- On September 11, 2017
I recently got a lesson in archery from a good friend and former Marine, Mike.
Doing anything for the first time is humbling. I watched Mike gracefully pull the bow and arrow up to ready position and smoothly fire this shot group. Then watched his wife Linda with a bit more deliberate but almost ballet-like pull, release, and follow through.
On my attempts to mirror them, my mind was running through all the things I needed to remember—
- gentle grip on the bow and the string
- straight arm
- cant head
- eyes on the target
- steady smooth pull using my back not my arm
- string in front of my dominant eye
- middle finger at mouth no further than eye tooth
- gently release and follow through pulling shoulder back
Inevitably I got one or two right and the rest somehow went awry. Thankfully not enough to send an arrow flying over the very large triple hay bale target!
Learning archery is a lot like working on your personal leadership.
The best shots were the ones I didn’t think too hard about.
When I focused my effort on the key performance indicator (having the bow string in front of my eye) and keeping my eye on the target, not the arrow, I had a decent delivery and was much more accurate. When I tried to think of everything, my shots went way off course.
In life, listening to your gut often leads to a better outcome. Too much analysis can paralyze us into indecision and put too much weight on ‘facts.’ Logic does have its place and is an important component of decision-making. The problem we tend to rely on it as the only component and ignore the ‘gut feeling.’
When I’m stuck on something, I try to take a 10-minute meditation break. Clearing my head that way leaves room for the ‘how I truly feel’ to come through. Then I can integrate the logic and the feeling to make a choice that is more resonant for me. If it’s not something that is really going to get me energized and engaged (the feeling) is it even worth spending my precious time on?
Focus on the target, not what’s in between.
When I focused on the end state–the little yellow square of tape on the hay bale that was my target–my body and mind more or less aligned with where it was supposed to be. The times I focused too much on what was in between—looking at the arrow–I went way off target. I got in the weeds and that threw me off course.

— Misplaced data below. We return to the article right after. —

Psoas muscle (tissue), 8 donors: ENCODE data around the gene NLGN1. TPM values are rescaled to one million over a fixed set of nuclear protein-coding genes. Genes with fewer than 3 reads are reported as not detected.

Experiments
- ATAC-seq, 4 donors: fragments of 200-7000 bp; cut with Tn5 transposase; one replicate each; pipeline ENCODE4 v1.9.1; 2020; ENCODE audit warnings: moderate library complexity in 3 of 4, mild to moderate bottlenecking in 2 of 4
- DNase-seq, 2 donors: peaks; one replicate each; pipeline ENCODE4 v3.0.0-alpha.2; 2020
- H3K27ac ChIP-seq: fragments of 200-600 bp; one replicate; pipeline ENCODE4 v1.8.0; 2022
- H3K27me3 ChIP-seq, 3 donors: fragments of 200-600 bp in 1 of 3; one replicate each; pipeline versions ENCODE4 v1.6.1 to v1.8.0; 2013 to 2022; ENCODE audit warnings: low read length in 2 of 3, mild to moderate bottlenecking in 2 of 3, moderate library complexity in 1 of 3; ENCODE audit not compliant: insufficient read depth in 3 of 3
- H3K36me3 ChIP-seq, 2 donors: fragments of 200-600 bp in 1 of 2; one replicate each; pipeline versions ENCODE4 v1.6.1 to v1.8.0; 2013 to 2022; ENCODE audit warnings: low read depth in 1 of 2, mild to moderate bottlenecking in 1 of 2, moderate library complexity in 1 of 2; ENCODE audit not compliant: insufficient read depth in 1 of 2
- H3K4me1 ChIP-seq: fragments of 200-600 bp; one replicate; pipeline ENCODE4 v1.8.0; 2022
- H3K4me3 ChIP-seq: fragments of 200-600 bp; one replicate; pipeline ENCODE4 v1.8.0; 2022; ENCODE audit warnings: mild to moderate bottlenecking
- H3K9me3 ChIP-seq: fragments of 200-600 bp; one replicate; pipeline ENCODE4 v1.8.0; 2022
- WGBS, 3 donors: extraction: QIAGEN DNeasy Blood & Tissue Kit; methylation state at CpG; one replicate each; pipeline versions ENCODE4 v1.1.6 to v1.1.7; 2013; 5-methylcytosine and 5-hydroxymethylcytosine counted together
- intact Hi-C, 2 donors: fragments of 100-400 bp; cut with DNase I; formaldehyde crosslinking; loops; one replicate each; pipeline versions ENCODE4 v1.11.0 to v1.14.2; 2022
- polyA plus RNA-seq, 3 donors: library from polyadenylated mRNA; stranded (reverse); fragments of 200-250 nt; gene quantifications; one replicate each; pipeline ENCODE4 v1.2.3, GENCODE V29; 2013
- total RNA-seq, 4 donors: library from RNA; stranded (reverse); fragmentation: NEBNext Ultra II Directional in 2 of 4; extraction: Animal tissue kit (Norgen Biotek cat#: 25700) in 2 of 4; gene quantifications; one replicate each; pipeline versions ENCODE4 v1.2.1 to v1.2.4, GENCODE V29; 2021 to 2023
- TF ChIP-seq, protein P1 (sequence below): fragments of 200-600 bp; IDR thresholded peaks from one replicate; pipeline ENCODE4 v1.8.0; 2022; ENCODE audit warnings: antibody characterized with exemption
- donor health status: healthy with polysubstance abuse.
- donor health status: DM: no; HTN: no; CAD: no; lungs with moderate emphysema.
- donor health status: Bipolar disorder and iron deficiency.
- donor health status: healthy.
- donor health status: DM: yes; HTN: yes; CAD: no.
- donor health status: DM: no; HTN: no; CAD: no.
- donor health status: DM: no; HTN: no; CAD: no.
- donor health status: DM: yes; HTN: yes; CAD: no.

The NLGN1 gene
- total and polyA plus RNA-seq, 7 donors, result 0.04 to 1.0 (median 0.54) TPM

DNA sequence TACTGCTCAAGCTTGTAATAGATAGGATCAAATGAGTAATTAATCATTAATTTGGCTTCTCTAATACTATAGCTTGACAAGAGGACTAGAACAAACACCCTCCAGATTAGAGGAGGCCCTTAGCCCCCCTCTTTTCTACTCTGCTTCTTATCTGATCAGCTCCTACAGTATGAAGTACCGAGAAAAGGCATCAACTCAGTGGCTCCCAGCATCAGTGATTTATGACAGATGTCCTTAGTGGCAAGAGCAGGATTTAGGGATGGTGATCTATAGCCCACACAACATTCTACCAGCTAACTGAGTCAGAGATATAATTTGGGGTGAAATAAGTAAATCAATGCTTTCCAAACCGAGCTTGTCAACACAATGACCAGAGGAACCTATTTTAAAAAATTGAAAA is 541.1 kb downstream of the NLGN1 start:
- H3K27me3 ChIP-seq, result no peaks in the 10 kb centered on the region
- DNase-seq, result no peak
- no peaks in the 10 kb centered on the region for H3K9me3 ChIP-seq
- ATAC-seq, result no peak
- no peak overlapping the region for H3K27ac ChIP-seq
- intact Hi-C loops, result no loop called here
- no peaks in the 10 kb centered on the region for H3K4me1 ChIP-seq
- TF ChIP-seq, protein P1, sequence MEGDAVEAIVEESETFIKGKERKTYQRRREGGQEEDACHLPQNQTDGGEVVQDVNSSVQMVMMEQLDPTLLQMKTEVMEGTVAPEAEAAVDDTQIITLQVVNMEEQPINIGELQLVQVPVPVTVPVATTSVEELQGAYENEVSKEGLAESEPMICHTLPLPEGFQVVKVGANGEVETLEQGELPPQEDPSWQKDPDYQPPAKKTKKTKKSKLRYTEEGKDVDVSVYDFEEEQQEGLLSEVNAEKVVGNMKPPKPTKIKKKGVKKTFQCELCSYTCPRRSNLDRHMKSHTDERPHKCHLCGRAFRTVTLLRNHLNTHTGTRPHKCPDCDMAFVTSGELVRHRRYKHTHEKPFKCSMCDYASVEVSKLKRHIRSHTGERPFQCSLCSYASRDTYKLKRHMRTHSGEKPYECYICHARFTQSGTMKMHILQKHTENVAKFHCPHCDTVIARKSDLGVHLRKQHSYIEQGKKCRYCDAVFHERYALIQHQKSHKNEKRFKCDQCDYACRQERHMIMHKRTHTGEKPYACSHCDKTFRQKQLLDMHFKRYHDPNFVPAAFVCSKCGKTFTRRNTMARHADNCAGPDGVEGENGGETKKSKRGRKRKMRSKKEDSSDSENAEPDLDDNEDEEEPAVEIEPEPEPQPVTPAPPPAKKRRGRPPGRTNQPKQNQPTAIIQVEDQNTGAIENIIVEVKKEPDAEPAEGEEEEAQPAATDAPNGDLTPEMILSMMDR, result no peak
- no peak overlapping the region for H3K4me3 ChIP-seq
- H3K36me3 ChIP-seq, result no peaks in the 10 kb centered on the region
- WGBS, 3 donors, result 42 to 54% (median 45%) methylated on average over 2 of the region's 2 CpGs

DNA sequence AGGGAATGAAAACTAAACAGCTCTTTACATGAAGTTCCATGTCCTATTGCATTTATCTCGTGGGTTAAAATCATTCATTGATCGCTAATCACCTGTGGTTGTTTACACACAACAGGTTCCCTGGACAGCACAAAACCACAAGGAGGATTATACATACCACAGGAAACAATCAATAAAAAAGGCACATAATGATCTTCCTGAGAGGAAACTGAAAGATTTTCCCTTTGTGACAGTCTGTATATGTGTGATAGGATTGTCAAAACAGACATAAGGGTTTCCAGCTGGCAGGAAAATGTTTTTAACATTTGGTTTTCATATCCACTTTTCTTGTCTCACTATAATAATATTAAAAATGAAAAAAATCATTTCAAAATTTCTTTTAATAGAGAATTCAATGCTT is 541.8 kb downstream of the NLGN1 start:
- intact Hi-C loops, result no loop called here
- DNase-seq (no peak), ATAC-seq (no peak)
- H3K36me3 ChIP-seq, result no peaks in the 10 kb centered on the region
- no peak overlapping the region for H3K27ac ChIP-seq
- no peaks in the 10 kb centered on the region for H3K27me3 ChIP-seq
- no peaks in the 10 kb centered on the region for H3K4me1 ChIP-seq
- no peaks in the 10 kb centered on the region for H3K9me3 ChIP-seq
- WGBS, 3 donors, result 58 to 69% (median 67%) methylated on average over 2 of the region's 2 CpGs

In life, there’s a lot that can get in the way of achieving what you want. It’s easy to get wrapped up in the steps, trying to control each piece of the journey. That happens often in delegating, whether at work or home. We focus on how it needs to be done, instead of what needs to come out at the end: arrow on target. Keeping your eyes on the target, and not worrying too much about what’s in between, cosmically draws you towards it.
Not getting it right is just as important as getting it right.
It’s those times I thwacked my elbow with the bow string that I learned the most about proper form. That thwack meant I was not pulling the bow string cleanly back close to my mouth. The two fingers ratcheting the bow string back were a little bit away from my face, instead of right next to it. And when my arrows hit to the right, it was an indicator I was not standing squarely. I was twisting my head ever so slightly to get my eye on the target but when I released the arrow it found its path to where my body was facing, not my head.
In life, we’ll fail at many things and that is even more important than succeeding at everything. For me, I know that my perfectionist tendency—which fueled my competitive spirit when I was younger—can also make me feel quickly defeated when things don’t work out as I planned. I have learned to consciously put that gremlin on a ‘time out’ and be curious about why that action didn’t work out for me. Is it something I can control? If it is, what do I want to about it? Try to make it better or go on to something else?
What helps you to stay ‘on target’?
Photo credit: JMaliszewski, 2017